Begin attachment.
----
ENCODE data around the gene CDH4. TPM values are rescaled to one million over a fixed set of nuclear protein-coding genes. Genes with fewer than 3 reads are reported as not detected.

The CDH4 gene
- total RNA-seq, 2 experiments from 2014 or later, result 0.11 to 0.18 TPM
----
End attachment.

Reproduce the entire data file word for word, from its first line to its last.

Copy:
ENCODE data around the gene CDH4. TPM values are rescaled to one million over a fixed set of nuclear protein-coding genes. Genes with fewer than 3 reads are reported as not detected.

The CDH4 gene
- total RNA-seq, 2 experiments from 2014 or later, result 0.11 to 0.18 TPM